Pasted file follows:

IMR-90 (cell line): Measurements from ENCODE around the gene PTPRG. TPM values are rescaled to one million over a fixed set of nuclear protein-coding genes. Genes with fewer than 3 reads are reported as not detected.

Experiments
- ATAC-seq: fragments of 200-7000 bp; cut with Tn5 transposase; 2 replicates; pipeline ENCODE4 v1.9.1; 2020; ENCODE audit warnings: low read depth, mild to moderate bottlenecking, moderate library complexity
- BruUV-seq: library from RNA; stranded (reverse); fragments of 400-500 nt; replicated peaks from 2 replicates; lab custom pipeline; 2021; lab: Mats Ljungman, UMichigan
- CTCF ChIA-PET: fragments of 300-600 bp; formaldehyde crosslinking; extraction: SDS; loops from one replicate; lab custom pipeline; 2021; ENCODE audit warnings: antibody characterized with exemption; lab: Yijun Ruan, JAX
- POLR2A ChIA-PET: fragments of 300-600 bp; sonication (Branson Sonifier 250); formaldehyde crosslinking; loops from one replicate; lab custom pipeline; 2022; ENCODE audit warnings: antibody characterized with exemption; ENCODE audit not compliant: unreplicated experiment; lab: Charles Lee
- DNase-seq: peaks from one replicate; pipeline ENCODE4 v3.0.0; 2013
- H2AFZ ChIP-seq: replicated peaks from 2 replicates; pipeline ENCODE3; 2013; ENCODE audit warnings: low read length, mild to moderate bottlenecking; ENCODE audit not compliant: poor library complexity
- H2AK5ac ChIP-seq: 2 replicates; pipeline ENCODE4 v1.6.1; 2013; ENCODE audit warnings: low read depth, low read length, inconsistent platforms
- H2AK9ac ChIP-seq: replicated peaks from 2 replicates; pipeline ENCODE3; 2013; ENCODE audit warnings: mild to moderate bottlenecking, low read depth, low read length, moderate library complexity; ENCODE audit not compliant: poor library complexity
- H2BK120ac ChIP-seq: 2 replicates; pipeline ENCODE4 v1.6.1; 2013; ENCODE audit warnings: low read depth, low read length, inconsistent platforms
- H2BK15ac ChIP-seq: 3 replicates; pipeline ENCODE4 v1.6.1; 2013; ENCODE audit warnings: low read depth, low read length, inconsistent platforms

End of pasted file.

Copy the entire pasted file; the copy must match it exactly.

IMR-90 (cell line): Measurements from ENCODE around the gene PTPRG. TPM values are rescaled to one million over a fixed set of nuclear protein-coding genes. Genes with fewer than 3 reads are reported as not detected.

Experiments
- ATAC-seq: fragments of 200-7000 bp; cut with Tn5 transposase; 2 replicates; pipeline ENCODE4 v1.9.1; 2020; ENCODE audit warnings: low read depth, mild to moderate bottlenecking, moderate library complexity
- BruUV-seq: library from RNA; stranded (reverse); fragments of 400-500 nt; replicated peaks from 2 replicates; lab custom pipeline; 2021; lab: Mats Ljungman, UMichigan
- CTCF ChIA-PET: fragments of 300-600 bp; formaldehyde crosslinking; extraction: SDS; loops from one replicate; lab custom pipeline; 2021; ENCODE audit warnings: antibody characterized with exemption; lab: Yijun Ruan, JAX
- POLR2A ChIA-PET: fragments of 300-600 bp; sonication (Branson Sonifier 250); formaldehyde crosslinking; loops from one replicate; lab custom pipeline; 2022; ENCODE audit warnings: antibody characterized with exemption; ENCODE audit not compliant: unreplicated experiment; lab: Charles Lee
- DNase-seq: peaks from one replicate; pipeline ENCODE4 v3.0.0; 2013
- H2AFZ ChIP-seq: replicated peaks from 2 replicates; pipeline ENCODE3; 2013; ENCODE audit warnings: low read length, mild to moderate bottlenecking; ENCODE audit not compliant: poor library complexity
- H2AK5ac ChIP-seq: 2 replicates; pipeline ENCODE4 v1.6.1; 2013; ENCODE audit warnings: low read depth, low read length, inconsistent platforms
- H2AK9ac ChIP-seq: replicated peaks from 2 replicates; pipeline ENCODE3; 2013; ENCODE audit warnings: mild to moderate bottlenecking, low read depth, low read length, moderate library complexity; ENCODE audit not compliant: poor library complexity
- H2BK120ac ChIP-seq: 2 replicates; pipeline ENCODE4 v1.6.1; 2013; ENCODE audit warnings: low read depth, low read length, inconsistent platforms
- H2BK15ac ChIP-seq: 3 replicates; pipeline ENCODE4 v1.6.1; 2013; ENCODE audit warnings: low read depth, low read length, inconsistent platforms